So to begin with, just because there may be an admission or confession of a crime, police will always continue to investigate to attempt to find evidence that corroborates the admission. This is because, under law, an admission and an admission alone will not be enough for prosecutors to sustain their burden of proving the defendant guilty beyond a reasonable doubt. For instance, in gun possession cases, police will always attempt to find a gun and submit it to their labs for printing and further analysis. This is because if the only evidence prosecutors have regarding a gun charge is a defendant's admission, a defense attorney can try to formulate arguments that either the police are lying about the crime (because no gun was ever found) or that the admission made by a defendant is inadmissible (for any number of reasons) and, without that admission, the DA cannot prove their case. This is why police will always continue to investigate for further evidence, even if there was an admission or confession.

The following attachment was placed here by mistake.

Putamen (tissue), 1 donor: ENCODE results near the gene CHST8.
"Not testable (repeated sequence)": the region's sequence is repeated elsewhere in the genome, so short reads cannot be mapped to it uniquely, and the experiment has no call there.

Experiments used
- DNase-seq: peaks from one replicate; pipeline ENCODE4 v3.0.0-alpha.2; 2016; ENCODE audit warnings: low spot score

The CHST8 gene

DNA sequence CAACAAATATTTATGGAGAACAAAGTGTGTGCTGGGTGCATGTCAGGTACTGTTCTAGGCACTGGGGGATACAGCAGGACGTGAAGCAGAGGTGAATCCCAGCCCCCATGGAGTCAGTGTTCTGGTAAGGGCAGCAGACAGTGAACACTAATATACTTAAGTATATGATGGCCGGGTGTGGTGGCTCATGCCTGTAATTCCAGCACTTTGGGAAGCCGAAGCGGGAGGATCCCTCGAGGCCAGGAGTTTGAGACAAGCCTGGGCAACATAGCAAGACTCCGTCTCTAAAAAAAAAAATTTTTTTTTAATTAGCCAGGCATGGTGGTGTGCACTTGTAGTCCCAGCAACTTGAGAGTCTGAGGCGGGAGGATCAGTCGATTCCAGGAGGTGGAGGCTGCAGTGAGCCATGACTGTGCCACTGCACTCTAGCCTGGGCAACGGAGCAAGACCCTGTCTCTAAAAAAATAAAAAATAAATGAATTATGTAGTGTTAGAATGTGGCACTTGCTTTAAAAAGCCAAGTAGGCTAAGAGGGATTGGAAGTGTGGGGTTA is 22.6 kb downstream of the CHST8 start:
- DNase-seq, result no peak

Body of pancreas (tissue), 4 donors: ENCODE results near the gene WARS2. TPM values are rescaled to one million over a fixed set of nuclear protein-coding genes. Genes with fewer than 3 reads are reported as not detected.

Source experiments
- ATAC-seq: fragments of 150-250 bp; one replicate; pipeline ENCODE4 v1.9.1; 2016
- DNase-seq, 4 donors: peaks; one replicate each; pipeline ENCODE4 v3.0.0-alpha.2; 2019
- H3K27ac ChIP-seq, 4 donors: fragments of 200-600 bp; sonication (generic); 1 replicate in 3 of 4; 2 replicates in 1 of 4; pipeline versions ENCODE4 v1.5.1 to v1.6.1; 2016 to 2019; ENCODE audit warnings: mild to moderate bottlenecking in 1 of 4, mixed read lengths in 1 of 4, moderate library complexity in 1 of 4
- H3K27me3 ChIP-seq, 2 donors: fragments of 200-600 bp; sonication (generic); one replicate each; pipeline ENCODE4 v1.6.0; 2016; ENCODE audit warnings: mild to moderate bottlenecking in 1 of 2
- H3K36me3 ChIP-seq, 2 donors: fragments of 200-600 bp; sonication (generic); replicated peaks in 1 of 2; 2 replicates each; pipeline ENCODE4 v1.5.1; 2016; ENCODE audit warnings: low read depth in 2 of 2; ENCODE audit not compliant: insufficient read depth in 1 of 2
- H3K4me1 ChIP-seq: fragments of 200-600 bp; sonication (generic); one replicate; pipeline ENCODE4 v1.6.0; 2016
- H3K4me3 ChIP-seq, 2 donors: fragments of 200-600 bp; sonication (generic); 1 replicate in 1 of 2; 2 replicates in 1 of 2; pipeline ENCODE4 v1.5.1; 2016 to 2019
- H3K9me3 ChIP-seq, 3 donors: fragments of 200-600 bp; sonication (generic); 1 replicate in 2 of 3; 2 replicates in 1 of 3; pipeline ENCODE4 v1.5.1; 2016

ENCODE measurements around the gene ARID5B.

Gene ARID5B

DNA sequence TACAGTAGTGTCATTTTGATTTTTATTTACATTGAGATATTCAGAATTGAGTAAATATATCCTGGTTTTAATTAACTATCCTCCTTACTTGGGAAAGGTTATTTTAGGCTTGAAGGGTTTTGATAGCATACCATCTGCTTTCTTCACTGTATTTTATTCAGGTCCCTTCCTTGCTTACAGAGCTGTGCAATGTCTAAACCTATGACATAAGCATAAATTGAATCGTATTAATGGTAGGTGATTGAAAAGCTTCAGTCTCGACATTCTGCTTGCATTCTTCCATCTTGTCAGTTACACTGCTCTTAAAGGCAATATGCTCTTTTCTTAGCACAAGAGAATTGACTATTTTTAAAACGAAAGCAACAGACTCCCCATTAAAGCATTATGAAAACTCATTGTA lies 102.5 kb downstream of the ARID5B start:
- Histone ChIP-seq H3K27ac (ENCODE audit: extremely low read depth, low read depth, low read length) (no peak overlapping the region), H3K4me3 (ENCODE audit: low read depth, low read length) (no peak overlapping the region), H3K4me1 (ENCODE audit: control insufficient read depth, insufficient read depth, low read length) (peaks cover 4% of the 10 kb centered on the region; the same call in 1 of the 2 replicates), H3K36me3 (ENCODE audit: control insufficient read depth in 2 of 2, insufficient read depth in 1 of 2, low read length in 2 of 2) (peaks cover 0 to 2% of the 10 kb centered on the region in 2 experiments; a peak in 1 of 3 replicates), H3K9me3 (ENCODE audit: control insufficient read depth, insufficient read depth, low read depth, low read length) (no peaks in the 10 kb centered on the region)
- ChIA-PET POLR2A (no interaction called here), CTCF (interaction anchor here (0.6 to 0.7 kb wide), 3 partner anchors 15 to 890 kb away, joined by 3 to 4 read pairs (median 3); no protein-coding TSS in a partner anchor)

What that means is that police do not have to charge a defendant right away. In fact, the law regarding when charges must be filed by allows police to continue further investigation. This law is called the Statute of Limitations and holds that if charges are not brought within a certain time, charges can't ever be brought for the offense. Depending on the exact nature, a gun possession statute of limitations ranges between 3 and 5 years.
So, just because an admission/confession was made does not mean that charges are (or will be) brought immediately.
Before I proceed with your question regarding due process and being held, I want to pause here and allow you to ask any questions you have on what I've provided thus far.